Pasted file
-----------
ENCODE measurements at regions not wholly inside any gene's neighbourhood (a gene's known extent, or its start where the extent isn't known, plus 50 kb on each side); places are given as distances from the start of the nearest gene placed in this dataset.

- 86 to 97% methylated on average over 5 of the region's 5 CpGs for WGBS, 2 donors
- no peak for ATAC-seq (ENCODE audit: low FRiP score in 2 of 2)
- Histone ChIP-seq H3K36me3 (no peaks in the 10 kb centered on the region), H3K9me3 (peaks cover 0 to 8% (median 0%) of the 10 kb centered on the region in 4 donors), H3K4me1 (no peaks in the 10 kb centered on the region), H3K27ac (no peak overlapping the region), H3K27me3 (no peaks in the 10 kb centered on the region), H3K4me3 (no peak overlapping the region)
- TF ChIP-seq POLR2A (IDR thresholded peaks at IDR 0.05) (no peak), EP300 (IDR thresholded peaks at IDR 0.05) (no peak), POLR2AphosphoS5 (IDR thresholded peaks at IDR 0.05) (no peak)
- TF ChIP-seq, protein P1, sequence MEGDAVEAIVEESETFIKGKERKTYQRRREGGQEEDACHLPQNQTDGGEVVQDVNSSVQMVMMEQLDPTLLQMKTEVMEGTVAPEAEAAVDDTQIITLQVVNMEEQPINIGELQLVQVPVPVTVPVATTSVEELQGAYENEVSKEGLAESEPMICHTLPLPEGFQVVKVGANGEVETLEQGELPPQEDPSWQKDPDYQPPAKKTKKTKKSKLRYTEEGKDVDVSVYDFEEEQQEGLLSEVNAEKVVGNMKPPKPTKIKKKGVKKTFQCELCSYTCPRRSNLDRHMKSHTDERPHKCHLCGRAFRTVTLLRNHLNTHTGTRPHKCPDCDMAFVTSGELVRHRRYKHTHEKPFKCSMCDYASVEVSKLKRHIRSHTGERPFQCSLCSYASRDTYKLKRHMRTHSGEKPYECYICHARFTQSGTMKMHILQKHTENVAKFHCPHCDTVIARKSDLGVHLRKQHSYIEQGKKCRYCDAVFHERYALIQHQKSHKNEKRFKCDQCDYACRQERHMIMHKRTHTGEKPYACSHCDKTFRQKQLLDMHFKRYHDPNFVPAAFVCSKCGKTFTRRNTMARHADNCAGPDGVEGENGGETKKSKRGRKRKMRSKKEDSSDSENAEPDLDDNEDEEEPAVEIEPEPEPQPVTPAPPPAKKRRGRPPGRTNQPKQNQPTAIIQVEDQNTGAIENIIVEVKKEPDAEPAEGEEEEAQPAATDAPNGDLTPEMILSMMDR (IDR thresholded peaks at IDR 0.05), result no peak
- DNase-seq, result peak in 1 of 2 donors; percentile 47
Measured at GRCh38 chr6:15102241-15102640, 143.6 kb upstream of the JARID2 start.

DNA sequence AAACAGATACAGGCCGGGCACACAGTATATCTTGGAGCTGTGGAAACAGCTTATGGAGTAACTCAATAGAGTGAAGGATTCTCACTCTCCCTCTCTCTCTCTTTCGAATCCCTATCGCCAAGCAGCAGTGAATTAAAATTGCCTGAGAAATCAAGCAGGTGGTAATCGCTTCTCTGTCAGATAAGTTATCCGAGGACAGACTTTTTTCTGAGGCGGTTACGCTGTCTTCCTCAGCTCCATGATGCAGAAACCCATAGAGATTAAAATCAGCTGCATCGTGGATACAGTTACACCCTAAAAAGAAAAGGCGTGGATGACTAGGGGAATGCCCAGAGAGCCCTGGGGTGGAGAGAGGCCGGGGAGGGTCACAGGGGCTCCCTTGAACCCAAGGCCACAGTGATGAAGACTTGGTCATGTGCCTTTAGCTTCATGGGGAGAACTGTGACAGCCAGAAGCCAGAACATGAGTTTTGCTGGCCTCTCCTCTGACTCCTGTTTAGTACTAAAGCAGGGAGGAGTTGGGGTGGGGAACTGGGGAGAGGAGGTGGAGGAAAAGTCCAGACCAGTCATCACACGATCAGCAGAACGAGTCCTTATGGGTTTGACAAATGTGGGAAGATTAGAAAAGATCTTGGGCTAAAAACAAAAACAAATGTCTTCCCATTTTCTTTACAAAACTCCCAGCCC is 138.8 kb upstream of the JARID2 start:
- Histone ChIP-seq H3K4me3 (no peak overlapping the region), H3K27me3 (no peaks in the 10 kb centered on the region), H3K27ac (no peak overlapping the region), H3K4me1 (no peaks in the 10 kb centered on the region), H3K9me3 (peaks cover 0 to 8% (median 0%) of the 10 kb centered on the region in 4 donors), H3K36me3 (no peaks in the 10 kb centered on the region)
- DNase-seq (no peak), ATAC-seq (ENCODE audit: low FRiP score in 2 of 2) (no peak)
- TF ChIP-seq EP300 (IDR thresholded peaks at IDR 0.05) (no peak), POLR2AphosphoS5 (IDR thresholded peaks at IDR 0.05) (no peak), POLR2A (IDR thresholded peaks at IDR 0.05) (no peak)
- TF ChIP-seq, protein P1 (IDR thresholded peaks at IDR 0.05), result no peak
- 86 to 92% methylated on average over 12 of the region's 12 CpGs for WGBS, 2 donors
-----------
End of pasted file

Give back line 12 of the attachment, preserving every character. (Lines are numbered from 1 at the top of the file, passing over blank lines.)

- TF ChIP-seq EP300 (IDR thresholded peaks at IDR 0.05) (no peak), POLR2AphosphoS5 (IDR thresholded peaks at IDR 0.05) (no peak), POLR2A (IDR thresholded peaks at IDR 0.05) (no peak)